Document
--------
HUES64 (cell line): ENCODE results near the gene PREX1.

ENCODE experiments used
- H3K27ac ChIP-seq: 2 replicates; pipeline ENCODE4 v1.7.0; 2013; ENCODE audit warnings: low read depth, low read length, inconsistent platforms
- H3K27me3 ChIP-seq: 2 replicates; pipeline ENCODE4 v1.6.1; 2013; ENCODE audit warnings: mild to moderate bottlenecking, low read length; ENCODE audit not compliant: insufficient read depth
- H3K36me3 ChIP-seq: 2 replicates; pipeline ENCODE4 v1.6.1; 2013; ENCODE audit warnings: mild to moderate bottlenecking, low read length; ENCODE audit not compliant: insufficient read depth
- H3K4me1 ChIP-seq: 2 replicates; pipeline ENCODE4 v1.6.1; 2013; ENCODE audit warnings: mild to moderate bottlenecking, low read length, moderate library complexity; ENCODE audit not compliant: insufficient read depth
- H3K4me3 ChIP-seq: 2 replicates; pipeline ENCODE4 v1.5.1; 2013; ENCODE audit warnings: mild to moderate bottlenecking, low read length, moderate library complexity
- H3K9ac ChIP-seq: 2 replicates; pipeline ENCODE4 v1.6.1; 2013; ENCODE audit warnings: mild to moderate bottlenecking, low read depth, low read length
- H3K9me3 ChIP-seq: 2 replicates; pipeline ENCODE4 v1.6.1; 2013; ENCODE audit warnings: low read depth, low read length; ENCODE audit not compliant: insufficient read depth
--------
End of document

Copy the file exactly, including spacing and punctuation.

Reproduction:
HUES64 (cell line): ENCODE results near the gene PREX1.

ENCODE experiments used
- H3K27ac ChIP-seq: 2 replicates; pipeline ENCODE4 v1.7.0; 2013; ENCODE audit warnings: low read depth, low read length, inconsistent platforms
- H3K27me3 ChIP-seq: 2 replicates; pipeline ENCODE4 v1.6.1; 2013; ENCODE audit warnings: mild to moderate bottlenecking, low read length; ENCODE audit not compliant: insufficient read depth
- H3K36me3 ChIP-seq: 2 replicates; pipeline ENCODE4 v1.6.1; 2013; ENCODE audit warnings: mild to moderate bottlenecking, low read length; ENCODE audit not compliant: insufficient read depth
- H3K4me1 ChIP-seq: 2 replicates; pipeline ENCODE4 v1.6.1; 2013; ENCODE audit warnings: mild to moderate bottlenecking, low read length, moderate library complexity; ENCODE audit not compliant: insufficient read depth
- H3K4me3 ChIP-seq: 2 replicates; pipeline ENCODE4 v1.5.1; 2013; ENCODE audit warnings: mild to moderate bottlenecking, low read length, moderate library complexity
- H3K9ac ChIP-seq: 2 replicates; pipeline ENCODE4 v1.6.1; 2013; ENCODE audit warnings: mild to moderate bottlenecking, low read depth, low read length
- H3K9me3 ChIP-seq: 2 replicates; pipeline ENCODE4 v1.6.1; 2013; ENCODE audit warnings: low read depth, low read length; ENCODE audit not compliant: insufficient read depth